Northern student shares love of music


As students file out of their dorm rooms on Saturday evenings, they gather in the Payne/Halverson lobby where a musician is preparing a modest set — a microphone stand, two speakers and an acoustic guitar. He begins playing a variety of songs, starting with a cover of Tom Petty’s “Mary Jane’s Last Dance,” his soothing voice calming the crowd. But what many of his listeners don’t know is that, despite his bare-bones set-up, he may have the chance to be a successful professional musician.

Curtiss Stedman is a junior English major at NMU, and is a singer-songwriter. He got his start in music when he dusted off his mother’s guitar after returning from the Hiawatha Music Festival in 1998.

“I started plucking some chords to the best of my ability, and I failed horribly,” Stedman said. “When I asked my uncle for help, he told me ‘listen to Bob Dylan,’ so I would match up those chords I knew with the music in the song.”

Stedman started writing shortly after that, with his first song being about Batman and Superman fighting crime together.

“I think there are like three people that have ever heard that song,” said Stedman. “Maybe someday DC Comics will use it as a jingle.”

After a small stint fooling around with “sappy” love songs, he went to the following year’s Hiawatha Music Festival, where he found his true musical niche: folk song.

“I’m not sure why, but the sheer magic surrounding the (Hiawatha Music) Festival tapped into my creative initiative and put the song writing bug in my ear. I began playing around with similes and metaphors to describe different scenes and the way they all made me feel,” he said.

Stedman manages to integrate his love for music into his busy schedule as a Northern student. He works at Hudson’s Bar and Grill and plays on the men’s rugby club team on top of his five classes, all the while maintaining a 3.56 GPA. However, he doesn’t see his schedule as being different than anyone else’s.

“My schedule is pretty darn ordinary. I go to school, wait tables, do my homework,” said Stedman.

Even with his schedule, Stedman still makes sure that his music is his top priority for those times when he can play. During the summer, when Stedman was able to escape the time constraints of his education, he went down to Nashville to record his second self-produced CD.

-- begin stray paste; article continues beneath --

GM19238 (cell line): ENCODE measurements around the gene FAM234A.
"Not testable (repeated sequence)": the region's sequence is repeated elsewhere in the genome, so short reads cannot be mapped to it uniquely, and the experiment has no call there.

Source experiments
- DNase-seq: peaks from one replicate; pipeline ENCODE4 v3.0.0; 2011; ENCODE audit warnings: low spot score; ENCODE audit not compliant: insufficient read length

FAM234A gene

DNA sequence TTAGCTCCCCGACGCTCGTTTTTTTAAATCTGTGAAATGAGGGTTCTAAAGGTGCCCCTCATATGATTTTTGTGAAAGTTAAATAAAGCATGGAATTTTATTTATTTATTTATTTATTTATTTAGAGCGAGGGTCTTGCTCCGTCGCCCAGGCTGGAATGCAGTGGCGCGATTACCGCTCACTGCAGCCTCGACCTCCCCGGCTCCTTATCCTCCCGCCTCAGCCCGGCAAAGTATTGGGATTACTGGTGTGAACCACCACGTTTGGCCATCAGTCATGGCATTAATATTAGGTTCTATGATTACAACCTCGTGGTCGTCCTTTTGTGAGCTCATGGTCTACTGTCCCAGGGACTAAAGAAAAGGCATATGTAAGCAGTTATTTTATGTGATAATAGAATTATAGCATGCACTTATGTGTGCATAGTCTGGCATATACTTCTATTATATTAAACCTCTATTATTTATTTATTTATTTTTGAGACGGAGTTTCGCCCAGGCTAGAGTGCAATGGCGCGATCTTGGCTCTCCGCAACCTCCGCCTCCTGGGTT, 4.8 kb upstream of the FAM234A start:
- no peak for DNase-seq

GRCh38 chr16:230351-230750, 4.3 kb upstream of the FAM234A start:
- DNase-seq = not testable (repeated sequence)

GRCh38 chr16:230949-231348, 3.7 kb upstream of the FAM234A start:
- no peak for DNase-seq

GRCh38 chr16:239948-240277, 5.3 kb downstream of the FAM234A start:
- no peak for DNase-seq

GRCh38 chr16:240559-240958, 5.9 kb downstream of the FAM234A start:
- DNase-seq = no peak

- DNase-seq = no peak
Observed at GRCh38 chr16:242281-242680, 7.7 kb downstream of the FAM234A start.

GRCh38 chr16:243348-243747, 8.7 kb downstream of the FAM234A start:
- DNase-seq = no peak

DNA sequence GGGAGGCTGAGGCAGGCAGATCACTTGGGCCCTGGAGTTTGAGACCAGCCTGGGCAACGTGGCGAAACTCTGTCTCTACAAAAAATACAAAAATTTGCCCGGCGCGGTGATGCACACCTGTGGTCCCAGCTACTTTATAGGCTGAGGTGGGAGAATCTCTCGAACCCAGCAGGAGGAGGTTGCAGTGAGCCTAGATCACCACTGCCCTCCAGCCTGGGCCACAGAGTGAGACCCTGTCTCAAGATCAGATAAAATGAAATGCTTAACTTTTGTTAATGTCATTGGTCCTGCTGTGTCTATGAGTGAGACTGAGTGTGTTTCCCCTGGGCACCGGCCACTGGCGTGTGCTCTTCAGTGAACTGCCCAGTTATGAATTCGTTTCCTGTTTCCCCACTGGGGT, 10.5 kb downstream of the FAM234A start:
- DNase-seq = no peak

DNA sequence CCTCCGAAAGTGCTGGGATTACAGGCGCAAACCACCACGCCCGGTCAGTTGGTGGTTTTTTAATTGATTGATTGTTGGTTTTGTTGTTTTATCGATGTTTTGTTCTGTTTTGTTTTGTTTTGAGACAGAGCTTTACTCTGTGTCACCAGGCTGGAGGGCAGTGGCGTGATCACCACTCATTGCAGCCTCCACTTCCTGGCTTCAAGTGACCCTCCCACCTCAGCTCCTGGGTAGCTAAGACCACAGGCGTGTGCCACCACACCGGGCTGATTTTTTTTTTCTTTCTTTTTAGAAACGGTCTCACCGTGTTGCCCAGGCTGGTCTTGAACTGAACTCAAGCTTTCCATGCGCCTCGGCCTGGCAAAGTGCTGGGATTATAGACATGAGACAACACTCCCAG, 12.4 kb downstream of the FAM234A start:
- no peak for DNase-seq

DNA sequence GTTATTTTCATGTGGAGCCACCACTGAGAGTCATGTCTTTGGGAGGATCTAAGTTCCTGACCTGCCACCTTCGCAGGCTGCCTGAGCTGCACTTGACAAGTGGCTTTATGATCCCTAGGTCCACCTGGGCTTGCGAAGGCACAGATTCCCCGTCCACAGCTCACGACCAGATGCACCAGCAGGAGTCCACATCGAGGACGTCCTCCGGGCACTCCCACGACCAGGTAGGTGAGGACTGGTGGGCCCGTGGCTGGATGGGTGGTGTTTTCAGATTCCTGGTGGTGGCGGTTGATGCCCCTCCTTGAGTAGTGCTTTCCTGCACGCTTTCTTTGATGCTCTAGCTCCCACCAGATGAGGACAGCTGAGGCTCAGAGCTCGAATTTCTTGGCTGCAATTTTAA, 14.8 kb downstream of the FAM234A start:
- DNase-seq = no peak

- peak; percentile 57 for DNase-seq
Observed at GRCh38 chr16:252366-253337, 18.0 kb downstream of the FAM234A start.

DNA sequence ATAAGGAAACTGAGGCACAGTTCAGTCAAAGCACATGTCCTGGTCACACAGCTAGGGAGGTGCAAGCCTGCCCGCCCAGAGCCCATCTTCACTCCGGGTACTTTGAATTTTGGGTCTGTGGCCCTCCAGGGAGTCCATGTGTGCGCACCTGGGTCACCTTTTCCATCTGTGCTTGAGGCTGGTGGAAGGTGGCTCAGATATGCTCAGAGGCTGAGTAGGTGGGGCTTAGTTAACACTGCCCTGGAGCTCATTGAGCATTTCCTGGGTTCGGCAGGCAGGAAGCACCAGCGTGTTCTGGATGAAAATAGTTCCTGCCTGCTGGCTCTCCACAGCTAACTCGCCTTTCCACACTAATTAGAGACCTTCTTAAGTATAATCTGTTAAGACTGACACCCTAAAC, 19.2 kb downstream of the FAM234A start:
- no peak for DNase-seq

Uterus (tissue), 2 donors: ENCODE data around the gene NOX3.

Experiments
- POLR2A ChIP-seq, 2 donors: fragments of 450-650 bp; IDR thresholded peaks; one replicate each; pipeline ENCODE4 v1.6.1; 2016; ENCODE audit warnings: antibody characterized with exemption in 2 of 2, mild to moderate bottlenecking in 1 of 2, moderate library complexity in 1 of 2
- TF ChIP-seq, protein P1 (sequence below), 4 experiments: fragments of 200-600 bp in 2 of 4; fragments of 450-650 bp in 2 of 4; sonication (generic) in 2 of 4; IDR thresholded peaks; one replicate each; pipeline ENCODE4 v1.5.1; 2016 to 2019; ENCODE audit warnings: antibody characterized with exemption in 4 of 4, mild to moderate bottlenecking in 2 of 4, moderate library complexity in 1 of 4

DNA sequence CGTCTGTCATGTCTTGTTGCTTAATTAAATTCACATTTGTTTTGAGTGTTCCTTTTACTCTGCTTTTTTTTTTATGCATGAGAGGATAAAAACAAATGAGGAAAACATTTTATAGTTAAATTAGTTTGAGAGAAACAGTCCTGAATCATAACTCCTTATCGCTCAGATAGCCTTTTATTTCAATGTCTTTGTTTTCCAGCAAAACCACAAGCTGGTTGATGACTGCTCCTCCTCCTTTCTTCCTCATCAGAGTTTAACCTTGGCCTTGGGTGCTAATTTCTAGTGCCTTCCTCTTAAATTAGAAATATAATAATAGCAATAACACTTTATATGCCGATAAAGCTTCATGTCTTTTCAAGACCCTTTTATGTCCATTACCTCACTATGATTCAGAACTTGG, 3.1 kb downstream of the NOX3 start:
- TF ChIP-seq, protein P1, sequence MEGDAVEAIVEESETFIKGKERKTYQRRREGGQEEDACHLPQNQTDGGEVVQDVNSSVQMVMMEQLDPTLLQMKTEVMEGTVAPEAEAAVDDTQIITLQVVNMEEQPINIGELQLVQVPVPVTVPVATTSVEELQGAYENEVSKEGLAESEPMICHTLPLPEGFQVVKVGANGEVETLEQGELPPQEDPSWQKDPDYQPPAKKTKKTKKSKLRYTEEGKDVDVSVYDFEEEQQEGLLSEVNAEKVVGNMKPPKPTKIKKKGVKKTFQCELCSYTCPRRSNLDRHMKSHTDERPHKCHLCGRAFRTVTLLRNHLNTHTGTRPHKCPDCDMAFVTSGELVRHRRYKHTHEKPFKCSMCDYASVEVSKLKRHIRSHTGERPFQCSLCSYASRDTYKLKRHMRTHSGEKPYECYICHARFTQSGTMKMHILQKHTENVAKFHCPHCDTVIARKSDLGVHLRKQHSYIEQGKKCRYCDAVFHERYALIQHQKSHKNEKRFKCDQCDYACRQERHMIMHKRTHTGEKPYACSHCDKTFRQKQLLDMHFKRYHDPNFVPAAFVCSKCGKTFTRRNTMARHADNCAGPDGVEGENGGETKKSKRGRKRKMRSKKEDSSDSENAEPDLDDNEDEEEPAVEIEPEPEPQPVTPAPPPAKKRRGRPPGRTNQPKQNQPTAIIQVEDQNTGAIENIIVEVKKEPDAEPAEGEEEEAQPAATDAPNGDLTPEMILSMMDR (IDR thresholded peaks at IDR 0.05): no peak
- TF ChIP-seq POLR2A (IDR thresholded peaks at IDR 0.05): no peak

Stedman spent up to 13 hours a day in the studio for the week he was there. Sometimes he would be accompanied by a drummer or a bass player, but for the most part he played by himself, according to Rob Lenz, the audio engineer for the CD.

“We brought in some studio musicians, but a lot of it was his vocals,” Lenz said. “He knew what he wanted so it went faster than others I’ve worked with.”

Stedman recorded 12 songs for the CD, titled “What’s in the Water.” The album has 11 original tracks and a cover of the Bob Dylan song “The Times They Are a-Changin’.” On the disc, he shows a wide range of vocals and his instrumental skill with his trademark guitar and harmonica. Stedman even breaks out a kazoo for his song “Frumpy.”

“He has a natural goofiness and energy to him; those qualities are hard to find in the industry today,” said Lenz.

Stedman said he enjoyed recording in a professional atmosphere.

“(This) was a legitimate studio with foam walls, thick soundproof glass, top of the line microphones, mixing boards and crawling with excellent musicians and audio engineers,” Stedman said. “Hootie and the Blowfish had finished up recording an album right behind the building we were in. The professionalism given by everyone — that part of the project was tremendous.”

According to Stedman, the new CD will be released sometime next year. Because he is producing the album by himself, Stedman needs to find a company that will package the final product. Once the packaging procedure is complete, he can publicly release the CD. Stedman also wants to release his songs through the Internet by iTunes and other similar online music options.

The studio surroundings were much improved from the last time Stedman recorded an album, titled “Another Place, Another Song” in the summer of 2007. The album also had 12 tracks, but was recorded in a closet insulated with foam egg cartons in Manistee, Mich., about an hour south of Traverse City.

The real passion for Stedman comes during his live performances. Whether it’s a large crowd at a festival or small lobby show, the emotions and feelings come from deep inside him.

“Of course the bigger the crowd the greater the adrenaline, but when it’s a smaller crowd your songs are put to the test,” Stedman said. “You learn to read faces and body language as to whether or not they dig your sound.”